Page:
Blueprint Drowning in Its Own Think Tank on Forest Harvesting

Opinion: Blue Sky Thinking Gone Mad - Carbon Markets More Profitable Without Hardwoods

Tue 09 May 23


‘Branching Out’, the latest report on NSW native forestry by the BluePrint Institute, was launched on April 26 and released to the media with the sub-editorial line ‘Report Outlines Economic Benefit of Ending Native Forest Logging’.

The Blueprint Institute is an Australian think tank that “curates real conversations about issues facing the next generation through evidence-based research consistent with market principles and informed by rigorous economic analysis.”

CEO David Cross said BluePrint was the only ‘think tank’ in Australia with a liberal philosophical stance. This stance remained undefined. However, it was defined by a University of Sydney Professor on the panel who had no sympathy with the Liberal Party philosophy. 

A copy of the report is available from Analysis & Policy Observatory
The report has two key points
  • The first is the annual reports of Forestry Corporation of NSW reveal the hardwood division does not make a profit and, therefore, should be closed given the number of people engaged in the division. That closure is warranted as more money can be made from carbon sequestration. 
  • The second point was that the ‘new’ and the way of the future carbon markets made it more profitable not to harvest hardwood.

The simplicity of this approach is astounding, especially from an institute that presents itself as a smart, intellectually-based powerful think tank of the millennium future.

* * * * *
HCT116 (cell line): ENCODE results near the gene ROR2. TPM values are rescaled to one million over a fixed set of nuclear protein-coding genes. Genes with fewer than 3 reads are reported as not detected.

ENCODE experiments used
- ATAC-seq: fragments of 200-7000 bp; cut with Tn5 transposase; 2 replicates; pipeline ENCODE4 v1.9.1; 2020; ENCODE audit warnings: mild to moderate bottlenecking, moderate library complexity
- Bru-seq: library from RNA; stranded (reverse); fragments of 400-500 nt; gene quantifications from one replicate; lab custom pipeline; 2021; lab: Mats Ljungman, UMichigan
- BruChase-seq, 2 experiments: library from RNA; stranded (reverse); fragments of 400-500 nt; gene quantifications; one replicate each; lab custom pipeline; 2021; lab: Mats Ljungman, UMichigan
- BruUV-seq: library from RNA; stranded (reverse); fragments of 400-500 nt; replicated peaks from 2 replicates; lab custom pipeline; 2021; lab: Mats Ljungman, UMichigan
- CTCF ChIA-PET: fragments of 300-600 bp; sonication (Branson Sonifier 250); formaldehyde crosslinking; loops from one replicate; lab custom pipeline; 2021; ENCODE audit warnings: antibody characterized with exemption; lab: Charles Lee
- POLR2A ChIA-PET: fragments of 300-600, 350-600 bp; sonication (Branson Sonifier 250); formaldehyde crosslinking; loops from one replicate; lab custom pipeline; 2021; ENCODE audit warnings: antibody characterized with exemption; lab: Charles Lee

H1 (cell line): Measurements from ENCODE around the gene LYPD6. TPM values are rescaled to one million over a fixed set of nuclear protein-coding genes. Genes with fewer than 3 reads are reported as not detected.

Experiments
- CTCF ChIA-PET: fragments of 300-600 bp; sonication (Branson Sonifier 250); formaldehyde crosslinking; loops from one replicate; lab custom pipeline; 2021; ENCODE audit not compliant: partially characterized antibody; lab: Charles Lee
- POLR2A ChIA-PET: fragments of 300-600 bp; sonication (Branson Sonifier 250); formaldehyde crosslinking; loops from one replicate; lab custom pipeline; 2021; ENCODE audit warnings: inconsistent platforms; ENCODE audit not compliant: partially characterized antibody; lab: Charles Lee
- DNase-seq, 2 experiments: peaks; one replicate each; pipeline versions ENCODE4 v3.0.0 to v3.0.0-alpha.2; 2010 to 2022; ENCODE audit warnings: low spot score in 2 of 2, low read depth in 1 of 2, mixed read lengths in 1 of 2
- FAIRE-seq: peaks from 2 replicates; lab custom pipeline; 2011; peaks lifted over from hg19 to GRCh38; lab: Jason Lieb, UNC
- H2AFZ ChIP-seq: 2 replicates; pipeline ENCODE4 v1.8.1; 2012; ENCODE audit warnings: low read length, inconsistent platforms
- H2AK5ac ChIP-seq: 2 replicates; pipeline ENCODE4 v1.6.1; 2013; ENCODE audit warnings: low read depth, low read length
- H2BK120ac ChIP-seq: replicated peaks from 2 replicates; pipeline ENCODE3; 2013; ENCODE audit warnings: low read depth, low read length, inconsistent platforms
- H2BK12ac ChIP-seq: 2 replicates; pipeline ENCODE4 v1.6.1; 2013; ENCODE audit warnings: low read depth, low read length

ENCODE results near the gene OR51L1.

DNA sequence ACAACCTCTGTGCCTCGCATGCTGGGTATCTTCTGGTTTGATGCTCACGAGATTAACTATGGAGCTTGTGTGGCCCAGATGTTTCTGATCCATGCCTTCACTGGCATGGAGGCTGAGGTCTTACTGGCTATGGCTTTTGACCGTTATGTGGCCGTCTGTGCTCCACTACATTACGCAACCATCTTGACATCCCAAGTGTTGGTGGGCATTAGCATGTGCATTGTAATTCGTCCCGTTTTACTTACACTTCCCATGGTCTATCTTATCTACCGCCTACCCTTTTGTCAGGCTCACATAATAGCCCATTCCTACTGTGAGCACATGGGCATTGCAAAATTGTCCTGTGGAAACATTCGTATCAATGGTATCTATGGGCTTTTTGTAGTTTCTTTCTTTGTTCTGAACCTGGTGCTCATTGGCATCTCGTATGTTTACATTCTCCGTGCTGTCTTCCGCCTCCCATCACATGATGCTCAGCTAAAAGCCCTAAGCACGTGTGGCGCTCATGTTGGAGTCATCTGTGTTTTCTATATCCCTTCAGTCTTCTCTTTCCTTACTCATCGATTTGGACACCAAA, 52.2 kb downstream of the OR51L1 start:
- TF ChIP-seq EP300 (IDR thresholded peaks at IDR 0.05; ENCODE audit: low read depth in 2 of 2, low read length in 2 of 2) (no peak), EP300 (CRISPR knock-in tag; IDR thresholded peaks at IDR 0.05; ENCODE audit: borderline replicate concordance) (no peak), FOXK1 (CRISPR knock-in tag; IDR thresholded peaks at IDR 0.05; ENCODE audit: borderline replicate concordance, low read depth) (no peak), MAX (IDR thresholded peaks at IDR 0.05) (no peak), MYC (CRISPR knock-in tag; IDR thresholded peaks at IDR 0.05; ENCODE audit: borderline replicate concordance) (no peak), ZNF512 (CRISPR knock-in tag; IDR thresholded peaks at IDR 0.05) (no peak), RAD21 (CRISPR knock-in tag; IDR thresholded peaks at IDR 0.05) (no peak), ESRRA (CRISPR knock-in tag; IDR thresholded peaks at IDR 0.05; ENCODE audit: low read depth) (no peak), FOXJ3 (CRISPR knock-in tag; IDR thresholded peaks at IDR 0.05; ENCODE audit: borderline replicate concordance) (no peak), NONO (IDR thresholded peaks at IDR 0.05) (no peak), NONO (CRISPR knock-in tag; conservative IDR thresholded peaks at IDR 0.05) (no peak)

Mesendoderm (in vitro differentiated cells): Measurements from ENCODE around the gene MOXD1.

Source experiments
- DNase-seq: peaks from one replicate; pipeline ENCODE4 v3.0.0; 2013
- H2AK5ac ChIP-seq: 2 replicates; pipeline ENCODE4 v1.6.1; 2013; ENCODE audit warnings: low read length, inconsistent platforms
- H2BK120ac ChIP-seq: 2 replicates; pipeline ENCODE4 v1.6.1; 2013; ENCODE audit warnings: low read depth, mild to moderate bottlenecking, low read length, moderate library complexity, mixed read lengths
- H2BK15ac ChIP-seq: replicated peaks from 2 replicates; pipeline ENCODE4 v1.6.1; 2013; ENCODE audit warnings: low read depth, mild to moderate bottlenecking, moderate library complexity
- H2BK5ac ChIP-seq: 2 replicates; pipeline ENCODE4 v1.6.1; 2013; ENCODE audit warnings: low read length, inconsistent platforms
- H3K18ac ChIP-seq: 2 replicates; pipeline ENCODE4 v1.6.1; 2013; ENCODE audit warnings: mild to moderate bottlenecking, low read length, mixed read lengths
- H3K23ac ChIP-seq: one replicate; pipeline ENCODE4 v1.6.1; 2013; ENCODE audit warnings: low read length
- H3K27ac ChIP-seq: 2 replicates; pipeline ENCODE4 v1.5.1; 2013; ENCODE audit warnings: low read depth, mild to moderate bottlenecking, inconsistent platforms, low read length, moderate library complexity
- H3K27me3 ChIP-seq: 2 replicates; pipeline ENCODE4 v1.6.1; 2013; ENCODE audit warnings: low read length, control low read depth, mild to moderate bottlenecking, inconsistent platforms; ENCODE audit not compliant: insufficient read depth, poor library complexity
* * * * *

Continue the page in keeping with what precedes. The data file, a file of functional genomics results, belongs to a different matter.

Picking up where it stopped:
Scrutiny of the ‘new way of the future’ carbon markets is growing. Footage courtesy of @FinancialTimes

The simplicity of the approach was compounded by the former NSW Minister for Planning and the Environment, also on the panel, stating early in the commentary that forestry was a very complex issue – which it is.

The word ‘deconstruct’ was used twice in the commentary about the report. It was stated that we all lived in a ‘deconstructing’ world. The comment was also made that forestry was one of the ‘masculine extractive industries’ that had to have its myths and legends altered to save the environment. 

This set the tenor for the discussion.

The report can be easily challenged once the implied clichés of ‘brave new world’ and ‘change for change’s sake is the way forward’ running though the commentary about the report are set aside.

The employment figures for the NSW native forest industry were set at just under 600. Yet, when privately asked if the 2023 Ernest and Young Report had been seen, the economist for the group replied they had seen it … “but the report was unbelievable’.

In February 2023, Wood Central broke the release of the Ernst + Young report looking at the Great Koala National Park.
The engineers of the report are silent on any of this.

The BluePrint Institute CEO said that the working models were not in the report. So the question is – why wasn’t there an explanation of the modeling?

The report is silent on the economic and environmental impacts of product substitution. If Australia has no native hardwood industry, then hardwood products from overseas will be imported.

Domestically, with the closure of native forestry in Western Australia and Victoria, the Australian substitution product will likely come from NSW or Tasmania. 

BluePrint Institute CEO Cross says the next report on native forestry will focus on Tasmania. 

So where do we find an alternate supply for Australia’s hardwood timber? 

Currently, it is Southeast Asia.  What is the environmental and carbon cost of obtaining timber from unregulated countries with deforestation-engaging industries?